Burned teenager dies after July 8 house fire
ROCK HILL -A 14-year-old who was severely burned in a house fire a month ago has died.
Dustin Ray White had been at the Joseph Still Burn Center at Doctors Hospital in Augusta since the July 8 fire that badly burned his legs, shoulders and face.
Investigators say his 12-year-old brother started the fire while playing with a cigarette lighter in his bedroom.
Man drowns in lake despite rescue efforts
ANDERSON -An Anderson man drowned at a recreation center on Lake Hartwell despite two bystanders' attempts to revive him.
Bulmaro Velazquez Perez, 22, was walking with four friends along a narrow strip of land between the recreation center and a small island when he slipped into the water Sunday, sheriff's deputies said.
Two women swimming nearby performed CPR until firefighters arrived. Mr. Perez's heart was not beating when medical personnel arrived, emergency medical technician Terry Herrlein said.
He was flown to Greenville Memorial Hospital, where he was pronounced dead shortly after arrival, Anderson County Deputy Coroner Charlie Boseman said.
Man charged in fatal DUI returned to state
GREENVILLE -An Easley man wanted for the traffic deaths of a Liberty woman and her 4-year-old daughter was being escorted from Texas to Greenville, police said.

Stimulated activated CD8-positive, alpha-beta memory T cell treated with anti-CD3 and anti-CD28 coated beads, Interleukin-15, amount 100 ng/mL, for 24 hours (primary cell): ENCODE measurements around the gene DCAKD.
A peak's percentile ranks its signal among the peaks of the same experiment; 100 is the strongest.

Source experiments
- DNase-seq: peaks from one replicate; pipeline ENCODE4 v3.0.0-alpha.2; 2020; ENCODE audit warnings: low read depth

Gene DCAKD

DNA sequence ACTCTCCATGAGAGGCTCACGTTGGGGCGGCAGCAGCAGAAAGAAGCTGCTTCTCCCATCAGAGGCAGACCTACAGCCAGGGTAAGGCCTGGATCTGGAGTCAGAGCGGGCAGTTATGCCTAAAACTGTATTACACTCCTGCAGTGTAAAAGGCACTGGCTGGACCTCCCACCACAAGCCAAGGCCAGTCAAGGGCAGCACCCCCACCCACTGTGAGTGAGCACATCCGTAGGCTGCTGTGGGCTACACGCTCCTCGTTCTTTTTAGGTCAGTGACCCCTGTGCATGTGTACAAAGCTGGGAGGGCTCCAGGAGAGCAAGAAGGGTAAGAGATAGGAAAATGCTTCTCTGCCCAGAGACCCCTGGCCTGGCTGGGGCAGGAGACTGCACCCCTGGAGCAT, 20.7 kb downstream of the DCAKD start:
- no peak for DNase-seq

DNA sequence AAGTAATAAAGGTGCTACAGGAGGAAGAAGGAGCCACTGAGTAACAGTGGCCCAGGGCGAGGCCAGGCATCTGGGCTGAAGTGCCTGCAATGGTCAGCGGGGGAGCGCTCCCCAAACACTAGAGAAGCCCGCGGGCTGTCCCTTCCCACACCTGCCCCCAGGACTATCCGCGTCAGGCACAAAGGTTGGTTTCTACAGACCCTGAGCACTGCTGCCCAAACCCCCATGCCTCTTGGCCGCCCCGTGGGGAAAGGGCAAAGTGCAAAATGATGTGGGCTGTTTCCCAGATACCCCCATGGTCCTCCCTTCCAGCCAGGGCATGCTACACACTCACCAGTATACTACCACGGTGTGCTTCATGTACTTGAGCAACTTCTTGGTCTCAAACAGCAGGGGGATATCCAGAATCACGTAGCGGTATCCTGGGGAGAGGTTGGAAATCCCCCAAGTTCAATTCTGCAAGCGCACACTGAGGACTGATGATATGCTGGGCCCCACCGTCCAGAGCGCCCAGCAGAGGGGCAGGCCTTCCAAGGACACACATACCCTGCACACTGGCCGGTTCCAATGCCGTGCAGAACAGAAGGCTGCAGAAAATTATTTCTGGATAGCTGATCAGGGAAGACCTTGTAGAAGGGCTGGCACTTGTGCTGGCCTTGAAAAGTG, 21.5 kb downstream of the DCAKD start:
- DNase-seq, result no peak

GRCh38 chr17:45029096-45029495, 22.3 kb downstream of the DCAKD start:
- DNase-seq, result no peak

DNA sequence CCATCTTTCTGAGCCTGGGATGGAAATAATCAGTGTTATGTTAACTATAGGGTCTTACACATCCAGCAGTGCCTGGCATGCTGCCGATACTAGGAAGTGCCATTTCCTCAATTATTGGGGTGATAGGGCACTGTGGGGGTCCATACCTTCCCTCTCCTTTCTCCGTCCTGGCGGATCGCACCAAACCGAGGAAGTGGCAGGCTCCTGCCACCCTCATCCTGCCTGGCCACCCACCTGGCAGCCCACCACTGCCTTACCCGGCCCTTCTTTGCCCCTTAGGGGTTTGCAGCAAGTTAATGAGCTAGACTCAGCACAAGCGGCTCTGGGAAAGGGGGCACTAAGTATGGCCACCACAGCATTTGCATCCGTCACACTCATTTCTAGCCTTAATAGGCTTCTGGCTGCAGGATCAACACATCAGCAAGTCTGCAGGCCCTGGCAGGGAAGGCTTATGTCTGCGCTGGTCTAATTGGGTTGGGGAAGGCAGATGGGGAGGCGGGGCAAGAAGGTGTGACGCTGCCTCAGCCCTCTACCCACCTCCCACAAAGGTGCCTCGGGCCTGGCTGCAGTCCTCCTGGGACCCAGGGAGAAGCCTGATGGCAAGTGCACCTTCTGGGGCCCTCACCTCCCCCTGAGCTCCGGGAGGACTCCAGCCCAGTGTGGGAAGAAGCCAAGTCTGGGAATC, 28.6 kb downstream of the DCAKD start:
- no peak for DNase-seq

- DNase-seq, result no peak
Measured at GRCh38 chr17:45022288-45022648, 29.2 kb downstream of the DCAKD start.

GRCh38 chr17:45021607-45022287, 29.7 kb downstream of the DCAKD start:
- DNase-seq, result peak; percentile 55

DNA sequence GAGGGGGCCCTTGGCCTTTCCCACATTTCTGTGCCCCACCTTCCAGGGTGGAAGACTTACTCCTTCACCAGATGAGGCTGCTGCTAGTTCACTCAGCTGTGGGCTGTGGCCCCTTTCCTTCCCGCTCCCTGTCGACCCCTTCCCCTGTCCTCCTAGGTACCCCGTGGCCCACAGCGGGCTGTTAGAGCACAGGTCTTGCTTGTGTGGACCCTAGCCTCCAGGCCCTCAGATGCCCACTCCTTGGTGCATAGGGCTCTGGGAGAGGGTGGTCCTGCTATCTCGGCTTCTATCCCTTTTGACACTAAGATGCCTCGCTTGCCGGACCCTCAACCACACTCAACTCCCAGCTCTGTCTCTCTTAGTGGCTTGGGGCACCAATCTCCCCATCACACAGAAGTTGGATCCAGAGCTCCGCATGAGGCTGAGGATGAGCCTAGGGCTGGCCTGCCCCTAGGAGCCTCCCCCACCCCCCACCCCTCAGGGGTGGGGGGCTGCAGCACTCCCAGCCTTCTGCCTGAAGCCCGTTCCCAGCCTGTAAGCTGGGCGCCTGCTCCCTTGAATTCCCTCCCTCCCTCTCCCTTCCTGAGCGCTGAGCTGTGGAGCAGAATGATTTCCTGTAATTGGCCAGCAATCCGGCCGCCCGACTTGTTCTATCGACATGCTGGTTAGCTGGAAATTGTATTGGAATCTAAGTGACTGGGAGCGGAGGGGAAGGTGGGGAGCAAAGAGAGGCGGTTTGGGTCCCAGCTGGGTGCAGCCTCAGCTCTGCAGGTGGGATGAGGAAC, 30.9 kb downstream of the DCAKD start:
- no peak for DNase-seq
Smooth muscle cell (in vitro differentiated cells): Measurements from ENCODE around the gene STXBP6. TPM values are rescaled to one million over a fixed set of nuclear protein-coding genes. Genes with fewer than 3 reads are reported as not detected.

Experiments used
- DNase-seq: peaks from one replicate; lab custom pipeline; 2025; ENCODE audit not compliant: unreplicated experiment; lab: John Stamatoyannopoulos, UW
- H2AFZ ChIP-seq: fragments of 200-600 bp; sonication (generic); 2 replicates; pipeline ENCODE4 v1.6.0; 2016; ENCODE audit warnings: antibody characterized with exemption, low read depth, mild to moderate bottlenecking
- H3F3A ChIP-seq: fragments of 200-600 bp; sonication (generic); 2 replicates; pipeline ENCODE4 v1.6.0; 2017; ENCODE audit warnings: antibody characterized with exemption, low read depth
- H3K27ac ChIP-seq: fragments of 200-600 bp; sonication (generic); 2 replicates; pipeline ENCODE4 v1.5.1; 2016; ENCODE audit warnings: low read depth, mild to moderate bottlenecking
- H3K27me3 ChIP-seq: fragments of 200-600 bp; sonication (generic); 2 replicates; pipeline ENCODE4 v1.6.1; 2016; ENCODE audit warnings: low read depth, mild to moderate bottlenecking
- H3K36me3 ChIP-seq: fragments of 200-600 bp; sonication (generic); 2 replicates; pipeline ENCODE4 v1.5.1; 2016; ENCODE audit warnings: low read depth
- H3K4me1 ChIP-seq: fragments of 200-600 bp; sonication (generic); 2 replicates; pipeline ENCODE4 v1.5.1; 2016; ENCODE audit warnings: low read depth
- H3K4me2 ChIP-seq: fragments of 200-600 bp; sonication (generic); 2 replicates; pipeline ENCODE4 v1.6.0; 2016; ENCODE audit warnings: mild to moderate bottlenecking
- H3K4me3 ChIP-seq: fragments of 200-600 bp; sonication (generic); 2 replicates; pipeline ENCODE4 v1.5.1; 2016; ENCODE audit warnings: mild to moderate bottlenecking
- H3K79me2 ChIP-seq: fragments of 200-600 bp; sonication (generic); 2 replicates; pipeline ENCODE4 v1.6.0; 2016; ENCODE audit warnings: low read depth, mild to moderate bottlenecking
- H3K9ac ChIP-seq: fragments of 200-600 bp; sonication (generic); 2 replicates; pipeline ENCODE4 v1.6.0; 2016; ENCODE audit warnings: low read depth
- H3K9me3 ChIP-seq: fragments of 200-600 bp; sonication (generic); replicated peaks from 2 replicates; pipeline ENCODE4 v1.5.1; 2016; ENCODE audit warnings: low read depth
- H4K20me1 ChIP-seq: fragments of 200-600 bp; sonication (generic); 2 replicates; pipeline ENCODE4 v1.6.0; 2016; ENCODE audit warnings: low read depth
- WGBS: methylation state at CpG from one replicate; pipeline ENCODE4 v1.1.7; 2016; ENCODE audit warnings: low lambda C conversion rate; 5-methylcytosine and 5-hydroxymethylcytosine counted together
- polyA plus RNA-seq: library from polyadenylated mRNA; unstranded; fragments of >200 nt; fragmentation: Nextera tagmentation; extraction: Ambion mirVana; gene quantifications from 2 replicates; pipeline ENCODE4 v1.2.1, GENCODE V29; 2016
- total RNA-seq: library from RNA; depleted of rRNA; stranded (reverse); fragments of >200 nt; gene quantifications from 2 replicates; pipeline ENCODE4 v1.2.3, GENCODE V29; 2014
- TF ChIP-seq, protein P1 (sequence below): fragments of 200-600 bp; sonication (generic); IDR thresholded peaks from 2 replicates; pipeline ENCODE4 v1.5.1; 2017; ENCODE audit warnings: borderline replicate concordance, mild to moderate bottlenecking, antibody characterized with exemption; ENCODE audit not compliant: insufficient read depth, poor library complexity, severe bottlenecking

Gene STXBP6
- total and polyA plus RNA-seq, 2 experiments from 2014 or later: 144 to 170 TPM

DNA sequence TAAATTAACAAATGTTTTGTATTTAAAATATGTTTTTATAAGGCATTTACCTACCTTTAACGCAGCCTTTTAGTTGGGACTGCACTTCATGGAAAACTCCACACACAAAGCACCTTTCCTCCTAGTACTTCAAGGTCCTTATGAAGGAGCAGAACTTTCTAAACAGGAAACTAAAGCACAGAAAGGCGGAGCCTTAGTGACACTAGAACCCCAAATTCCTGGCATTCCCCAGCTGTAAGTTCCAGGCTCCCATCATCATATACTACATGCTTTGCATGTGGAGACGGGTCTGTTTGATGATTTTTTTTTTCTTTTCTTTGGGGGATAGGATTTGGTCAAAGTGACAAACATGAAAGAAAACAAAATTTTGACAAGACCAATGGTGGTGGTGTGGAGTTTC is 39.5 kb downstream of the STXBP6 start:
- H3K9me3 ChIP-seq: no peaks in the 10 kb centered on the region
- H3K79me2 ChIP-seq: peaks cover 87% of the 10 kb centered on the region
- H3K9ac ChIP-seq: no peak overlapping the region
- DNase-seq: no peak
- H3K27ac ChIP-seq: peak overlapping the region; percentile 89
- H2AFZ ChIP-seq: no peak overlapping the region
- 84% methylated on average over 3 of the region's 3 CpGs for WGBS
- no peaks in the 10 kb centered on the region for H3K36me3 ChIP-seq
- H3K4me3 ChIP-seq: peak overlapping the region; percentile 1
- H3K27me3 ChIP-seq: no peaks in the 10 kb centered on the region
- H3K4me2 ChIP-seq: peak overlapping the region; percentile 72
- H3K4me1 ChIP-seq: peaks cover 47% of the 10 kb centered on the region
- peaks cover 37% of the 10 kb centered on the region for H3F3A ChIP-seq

Olin Earl Young Jr. is charged with five counts of felony driving under the influence in a 1999 wreck that killed Lisa Jackson Sinclair and her daughter Monica Elizabeth. He was released on a $150,000 bond at the time.
Mr. Young did not appear for a trial in December 2000.
Elementary schools suspend more pupils
GREENVILLE -School administrators suspended 1,330 elementary school pupils in Greenville County last year, an increase of about 250 pupils from five years ago.
Some experts say suspending children in their first few years of school is inappropriate and could have long-lasting implications for the pupil and the community.
But local educators said that suspension is a last resort.
"A lot of students just aren't adjusting to their new environment and the type of behavior that's expected in school," said Superintendent Bill Harner. "We can't let them disrupt the education of the other students."
- Edited from wire reports
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